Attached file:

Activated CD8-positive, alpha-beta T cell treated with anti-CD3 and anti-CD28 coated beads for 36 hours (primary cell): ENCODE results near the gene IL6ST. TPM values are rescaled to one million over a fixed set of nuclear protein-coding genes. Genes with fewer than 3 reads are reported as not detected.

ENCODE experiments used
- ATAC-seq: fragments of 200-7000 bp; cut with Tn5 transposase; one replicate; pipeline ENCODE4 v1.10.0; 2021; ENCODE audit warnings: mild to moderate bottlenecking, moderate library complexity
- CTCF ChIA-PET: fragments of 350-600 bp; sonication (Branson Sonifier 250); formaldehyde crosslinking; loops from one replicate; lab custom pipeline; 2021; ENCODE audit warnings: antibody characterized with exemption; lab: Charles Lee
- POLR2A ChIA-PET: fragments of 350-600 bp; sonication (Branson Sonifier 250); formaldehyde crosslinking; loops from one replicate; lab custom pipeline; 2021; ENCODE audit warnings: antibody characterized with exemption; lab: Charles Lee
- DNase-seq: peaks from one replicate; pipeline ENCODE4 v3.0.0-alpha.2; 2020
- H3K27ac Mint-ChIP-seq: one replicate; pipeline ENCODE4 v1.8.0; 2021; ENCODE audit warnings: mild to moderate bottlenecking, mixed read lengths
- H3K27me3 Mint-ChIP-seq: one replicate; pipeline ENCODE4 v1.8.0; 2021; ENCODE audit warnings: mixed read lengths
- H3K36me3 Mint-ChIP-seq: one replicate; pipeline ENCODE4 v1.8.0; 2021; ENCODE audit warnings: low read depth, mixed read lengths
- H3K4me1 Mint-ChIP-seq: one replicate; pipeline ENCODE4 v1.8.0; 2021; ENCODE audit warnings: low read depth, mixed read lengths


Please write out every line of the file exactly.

Activated CD8-positive, alpha-beta T cell treated with anti-CD3 and anti-CD28 coated beads for 36 hours (primary cell): ENCODE results near the gene IL6ST. TPM values are rescaled to one million over a fixed set of nuclear protein-coding genes. Genes with fewer than 3 reads are reported as not detected.

ENCODE experiments used
- ATAC-seq: fragments of 200-7000 bp; cut with Tn5 transposase; one replicate; pipeline ENCODE4 v1.10.0; 2021; ENCODE audit warnings: mild to moderate bottlenecking, moderate library complexity
- CTCF ChIA-PET: fragments of 350-600 bp; sonication (Branson Sonifier 250); formaldehyde crosslinking; loops from one replicate; lab custom pipeline; 2021; ENCODE audit warnings: antibody characterized with exemption; lab: Charles Lee
- POLR2A ChIA-PET: fragments of 350-600 bp; sonication (Branson Sonifier 250); formaldehyde crosslinking; loops from one replicate; lab custom pipeline; 2021; ENCODE audit warnings: antibody characterized with exemption; lab: Charles Lee
- DNase-seq: peaks from one replicate; pipeline ENCODE4 v3.0.0-alpha.2; 2020
- H3K27ac Mint-ChIP-seq: one replicate; pipeline ENCODE4 v1.8.0; 2021; ENCODE audit warnings: mild to moderate bottlenecking, mixed read lengths
- H3K27me3 Mint-ChIP-seq: one replicate; pipeline ENCODE4 v1.8.0; 2021; ENCODE audit warnings: mixed read lengths
- H3K36me3 Mint-ChIP-seq: one replicate; pipeline ENCODE4 v1.8.0; 2021; ENCODE audit warnings: low read depth, mixed read lengths
- H3K4me1 Mint-ChIP-seq: one replicate; pipeline ENCODE4 v1.8.0; 2021; ENCODE audit warnings: low read depth, mixed read lengths